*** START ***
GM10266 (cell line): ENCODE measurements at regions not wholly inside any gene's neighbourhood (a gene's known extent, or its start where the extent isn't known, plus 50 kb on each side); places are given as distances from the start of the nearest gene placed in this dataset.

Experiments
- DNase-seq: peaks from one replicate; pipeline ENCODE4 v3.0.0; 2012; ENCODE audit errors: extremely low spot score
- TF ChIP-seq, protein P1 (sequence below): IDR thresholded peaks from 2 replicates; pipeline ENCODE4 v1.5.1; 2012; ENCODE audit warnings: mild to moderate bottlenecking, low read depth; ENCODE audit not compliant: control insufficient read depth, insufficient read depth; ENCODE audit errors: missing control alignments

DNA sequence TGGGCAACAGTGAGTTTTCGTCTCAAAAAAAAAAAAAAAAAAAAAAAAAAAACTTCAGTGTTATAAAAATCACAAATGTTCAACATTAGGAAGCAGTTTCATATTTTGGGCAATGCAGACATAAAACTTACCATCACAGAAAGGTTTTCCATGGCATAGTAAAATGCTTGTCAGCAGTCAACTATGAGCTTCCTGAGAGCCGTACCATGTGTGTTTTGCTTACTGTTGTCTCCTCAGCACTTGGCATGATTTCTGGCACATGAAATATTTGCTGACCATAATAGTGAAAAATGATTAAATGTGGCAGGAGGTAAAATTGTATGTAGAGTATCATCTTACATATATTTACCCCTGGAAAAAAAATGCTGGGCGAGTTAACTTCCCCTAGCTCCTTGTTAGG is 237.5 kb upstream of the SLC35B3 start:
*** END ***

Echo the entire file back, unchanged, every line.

GM10266 (cell line): ENCODE measurements at regions not wholly inside any gene's neighbourhood (a gene's known extent, or its start where the extent isn't known, plus 50 kb on each side); places are given as distances from the start of the nearest gene placed in this dataset.

Experiments
- DNase-seq: peaks from one replicate; pipeline ENCODE4 v3.0.0; 2012; ENCODE audit errors: extremely low spot score
- TF ChIP-seq, protein P1 (sequence below): IDR thresholded peaks from 2 replicates; pipeline ENCODE4 v1.5.1; 2012; ENCODE audit warnings: mild to moderate bottlenecking, low read depth; ENCODE audit not compliant: control insufficient read depth, insufficient read depth; ENCODE audit errors: missing control alignments

DNA sequence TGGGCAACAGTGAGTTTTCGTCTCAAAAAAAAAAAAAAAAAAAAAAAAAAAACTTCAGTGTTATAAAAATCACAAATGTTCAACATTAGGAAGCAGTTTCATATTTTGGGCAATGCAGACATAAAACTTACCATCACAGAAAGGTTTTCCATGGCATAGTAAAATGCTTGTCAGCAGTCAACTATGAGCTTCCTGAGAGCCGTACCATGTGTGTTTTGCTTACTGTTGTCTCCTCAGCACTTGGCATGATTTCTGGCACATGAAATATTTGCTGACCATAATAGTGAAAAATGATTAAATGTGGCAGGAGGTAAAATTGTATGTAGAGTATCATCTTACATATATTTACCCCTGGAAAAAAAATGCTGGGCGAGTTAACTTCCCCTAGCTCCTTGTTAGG is 237.5 kb upstream of the SLC35B3 start: